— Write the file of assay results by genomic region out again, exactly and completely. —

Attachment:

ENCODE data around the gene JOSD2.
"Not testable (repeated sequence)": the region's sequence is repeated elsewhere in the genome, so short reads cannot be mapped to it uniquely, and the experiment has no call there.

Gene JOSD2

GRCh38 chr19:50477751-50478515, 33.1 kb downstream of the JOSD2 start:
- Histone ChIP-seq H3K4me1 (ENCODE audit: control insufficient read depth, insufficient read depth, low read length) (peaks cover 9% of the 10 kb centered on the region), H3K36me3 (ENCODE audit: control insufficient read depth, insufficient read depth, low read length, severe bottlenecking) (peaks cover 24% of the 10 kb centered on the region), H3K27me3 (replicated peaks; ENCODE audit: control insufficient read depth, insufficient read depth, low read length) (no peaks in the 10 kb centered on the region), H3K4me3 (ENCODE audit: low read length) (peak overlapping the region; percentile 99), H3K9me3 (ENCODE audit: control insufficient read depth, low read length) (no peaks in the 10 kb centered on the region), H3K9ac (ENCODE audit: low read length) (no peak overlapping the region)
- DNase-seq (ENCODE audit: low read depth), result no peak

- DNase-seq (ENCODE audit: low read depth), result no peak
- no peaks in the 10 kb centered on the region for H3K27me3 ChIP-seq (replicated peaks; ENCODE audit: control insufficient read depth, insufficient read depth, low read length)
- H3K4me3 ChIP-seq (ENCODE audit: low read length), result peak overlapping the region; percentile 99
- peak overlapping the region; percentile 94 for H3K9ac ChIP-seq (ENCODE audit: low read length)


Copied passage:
ENCODE data around the gene JOSD2.
"Not testable (repeated sequence)": the region's sequence is repeated elsewhere in the genome, so short reads cannot be mapped to it uniquely, and the experiment has no call there.

Gene JOSD2

GRCh38 chr19:50477751-50478515, 33.1 kb downstream of the JOSD2 start:
- Histone ChIP-seq H3K4me1 (ENCODE audit: control insufficient read depth, insufficient read depth, low read length) (peaks cover 9% of the 10 kb centered on the region), H3K36me3 (ENCODE audit: control insufficient read depth, insufficient read depth, low read length, severe bottlenecking) (peaks cover 24% of the 10 kb centered on the region), H3K27me3 (replicated peaks; ENCODE audit: control insufficient read depth, insufficient read depth, low read length) (no peaks in the 10 kb centered on the region), H3K4me3 (ENCODE audit: low read length) (peak overlapping the region; percentile 99), H3K9me3 (ENCODE audit: control insufficient read depth, low read length) (no peaks in the 10 kb centered on the region), H3K9ac (ENCODE audit: low read length) (no peak overlapping the region)
- DNase-seq (ENCODE audit: low read depth), result no peak

- DNase-seq (ENCODE audit: low read depth), result no peak
- no peaks in the 10 kb centered on the region for H3K27me3 ChIP-seq (replicated peaks; ENCODE audit: control insufficient read depth, insufficient read depth, low read length)
- H3K4me3 ChIP-seq (ENCODE audit: low read length), result peak overlapping the region; percentile 99
- peak overlapping the region; percentile 94 for H3K9ac ChIP-seq (ENCODE audit: low read length)